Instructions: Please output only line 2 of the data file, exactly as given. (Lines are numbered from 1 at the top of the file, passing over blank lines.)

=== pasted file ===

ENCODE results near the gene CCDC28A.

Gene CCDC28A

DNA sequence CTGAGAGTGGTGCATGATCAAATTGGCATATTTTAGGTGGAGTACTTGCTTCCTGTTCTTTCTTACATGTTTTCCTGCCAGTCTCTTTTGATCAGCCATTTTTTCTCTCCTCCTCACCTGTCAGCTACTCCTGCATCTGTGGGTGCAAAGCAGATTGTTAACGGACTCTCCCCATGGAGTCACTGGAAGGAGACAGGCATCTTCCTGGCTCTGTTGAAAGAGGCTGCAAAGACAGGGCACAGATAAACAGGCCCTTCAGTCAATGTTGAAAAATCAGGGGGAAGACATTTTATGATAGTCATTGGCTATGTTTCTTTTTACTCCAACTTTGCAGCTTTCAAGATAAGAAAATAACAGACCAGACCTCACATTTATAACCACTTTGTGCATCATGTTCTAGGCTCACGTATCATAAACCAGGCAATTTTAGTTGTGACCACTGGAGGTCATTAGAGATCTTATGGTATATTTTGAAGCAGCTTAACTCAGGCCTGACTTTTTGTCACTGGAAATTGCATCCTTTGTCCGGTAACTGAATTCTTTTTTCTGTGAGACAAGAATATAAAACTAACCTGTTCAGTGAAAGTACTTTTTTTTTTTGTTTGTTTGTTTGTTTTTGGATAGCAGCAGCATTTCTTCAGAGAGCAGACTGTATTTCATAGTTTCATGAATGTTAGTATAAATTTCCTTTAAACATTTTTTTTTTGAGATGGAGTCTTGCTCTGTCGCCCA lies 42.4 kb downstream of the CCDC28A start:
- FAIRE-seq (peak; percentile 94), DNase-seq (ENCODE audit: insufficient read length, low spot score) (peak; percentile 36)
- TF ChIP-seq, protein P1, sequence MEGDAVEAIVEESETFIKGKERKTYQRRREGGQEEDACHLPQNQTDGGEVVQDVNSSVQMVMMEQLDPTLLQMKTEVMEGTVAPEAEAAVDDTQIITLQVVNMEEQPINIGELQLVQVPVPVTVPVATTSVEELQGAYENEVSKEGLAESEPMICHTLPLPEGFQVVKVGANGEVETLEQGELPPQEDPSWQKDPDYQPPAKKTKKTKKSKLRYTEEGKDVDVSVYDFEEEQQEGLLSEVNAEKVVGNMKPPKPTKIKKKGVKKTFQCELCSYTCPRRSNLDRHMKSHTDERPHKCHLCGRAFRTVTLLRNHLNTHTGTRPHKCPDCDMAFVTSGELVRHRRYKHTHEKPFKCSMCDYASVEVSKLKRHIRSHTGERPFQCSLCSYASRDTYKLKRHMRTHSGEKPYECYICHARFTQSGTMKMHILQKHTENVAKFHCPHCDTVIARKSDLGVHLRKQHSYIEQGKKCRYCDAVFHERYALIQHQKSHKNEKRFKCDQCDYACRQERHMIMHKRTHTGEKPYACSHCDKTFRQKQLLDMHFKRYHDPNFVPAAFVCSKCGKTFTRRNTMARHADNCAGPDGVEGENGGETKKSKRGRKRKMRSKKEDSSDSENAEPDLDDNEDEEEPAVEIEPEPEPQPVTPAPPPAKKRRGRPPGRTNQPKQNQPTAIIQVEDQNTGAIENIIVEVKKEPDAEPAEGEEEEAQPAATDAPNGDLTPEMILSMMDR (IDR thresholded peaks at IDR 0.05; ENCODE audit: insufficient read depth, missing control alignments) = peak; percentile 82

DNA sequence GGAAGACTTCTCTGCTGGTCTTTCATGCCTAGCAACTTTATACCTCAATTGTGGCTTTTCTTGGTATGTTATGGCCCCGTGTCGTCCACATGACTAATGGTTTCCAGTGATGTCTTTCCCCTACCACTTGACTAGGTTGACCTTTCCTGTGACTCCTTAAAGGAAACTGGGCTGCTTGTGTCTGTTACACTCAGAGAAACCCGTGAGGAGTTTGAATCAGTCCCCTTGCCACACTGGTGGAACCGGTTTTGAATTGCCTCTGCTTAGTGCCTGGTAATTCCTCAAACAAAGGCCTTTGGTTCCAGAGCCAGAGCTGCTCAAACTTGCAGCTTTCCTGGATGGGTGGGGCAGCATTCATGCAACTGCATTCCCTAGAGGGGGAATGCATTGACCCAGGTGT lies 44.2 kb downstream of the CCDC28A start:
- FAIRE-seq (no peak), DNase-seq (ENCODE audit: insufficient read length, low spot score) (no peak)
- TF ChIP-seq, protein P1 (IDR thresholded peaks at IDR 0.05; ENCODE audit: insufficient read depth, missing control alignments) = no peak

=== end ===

Gene CCDC28A